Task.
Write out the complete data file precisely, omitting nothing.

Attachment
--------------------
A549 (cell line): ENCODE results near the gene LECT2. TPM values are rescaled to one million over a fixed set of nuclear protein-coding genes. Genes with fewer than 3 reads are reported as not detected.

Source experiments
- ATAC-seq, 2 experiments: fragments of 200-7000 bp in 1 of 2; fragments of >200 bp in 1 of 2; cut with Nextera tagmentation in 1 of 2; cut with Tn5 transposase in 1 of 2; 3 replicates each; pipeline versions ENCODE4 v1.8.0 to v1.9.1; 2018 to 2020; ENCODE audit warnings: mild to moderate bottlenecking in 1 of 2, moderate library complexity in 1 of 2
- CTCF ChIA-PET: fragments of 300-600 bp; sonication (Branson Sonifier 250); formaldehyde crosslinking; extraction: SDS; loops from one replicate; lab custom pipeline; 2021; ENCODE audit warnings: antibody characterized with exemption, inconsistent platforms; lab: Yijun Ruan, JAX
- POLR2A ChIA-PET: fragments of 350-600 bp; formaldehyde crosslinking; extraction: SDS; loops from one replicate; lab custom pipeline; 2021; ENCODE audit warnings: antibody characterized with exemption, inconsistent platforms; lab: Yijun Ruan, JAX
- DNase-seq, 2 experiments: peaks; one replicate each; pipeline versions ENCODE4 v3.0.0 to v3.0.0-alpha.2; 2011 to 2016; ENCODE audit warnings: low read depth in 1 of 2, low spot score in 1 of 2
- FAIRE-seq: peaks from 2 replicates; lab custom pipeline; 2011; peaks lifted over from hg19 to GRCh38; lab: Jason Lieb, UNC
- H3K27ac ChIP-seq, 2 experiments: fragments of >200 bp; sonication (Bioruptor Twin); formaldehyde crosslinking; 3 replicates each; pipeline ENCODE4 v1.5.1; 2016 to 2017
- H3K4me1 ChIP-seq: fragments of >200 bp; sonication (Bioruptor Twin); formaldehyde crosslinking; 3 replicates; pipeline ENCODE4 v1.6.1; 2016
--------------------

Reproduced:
A549 (cell line): ENCODE results near the gene LECT2. TPM values are rescaled to one million over a fixed set of nuclear protein-coding genes. Genes with fewer than 3 reads are reported as not detected.

Source experiments
- ATAC-seq, 2 experiments: fragments of 200-7000 bp in 1 of 2; fragments of >200 bp in 1 of 2; cut with Nextera tagmentation in 1 of 2; cut with Tn5 transposase in 1 of 2; 3 replicates each; pipeline versions ENCODE4 v1.8.0 to v1.9.1; 2018 to 2020; ENCODE audit warnings: mild to moderate bottlenecking in 1 of 2, moderate library complexity in 1 of 2
- CTCF ChIA-PET: fragments of 300-600 bp; sonication (Branson Sonifier 250); formaldehyde crosslinking; extraction: SDS; loops from one replicate; lab custom pipeline; 2021; ENCODE audit warnings: antibody characterized with exemption, inconsistent platforms; lab: Yijun Ruan, JAX
- POLR2A ChIA-PET: fragments of 350-600 bp; formaldehyde crosslinking; extraction: SDS; loops from one replicate; lab custom pipeline; 2021; ENCODE audit warnings: antibody characterized with exemption, inconsistent platforms; lab: Yijun Ruan, JAX
- DNase-seq, 2 experiments: peaks; one replicate each; pipeline versions ENCODE4 v3.0.0 to v3.0.0-alpha.2; 2011 to 2016; ENCODE audit warnings: low read depth in 1 of 2, low spot score in 1 of 2
- FAIRE-seq: peaks from 2 replicates; lab custom pipeline; 2011; peaks lifted over from hg19 to GRCh38; lab: Jason Lieb, UNC
- H3K27ac ChIP-seq, 2 experiments: fragments of >200 bp; sonication (Bioruptor Twin); formaldehyde crosslinking; 3 replicates each; pipeline ENCODE4 v1.5.1; 2016 to 2017
- H3K4me1 ChIP-seq: fragments of >200 bp; sonication (Bioruptor Twin); formaldehyde crosslinking; 3 replicates; pipeline ENCODE4 v1.6.1; 2016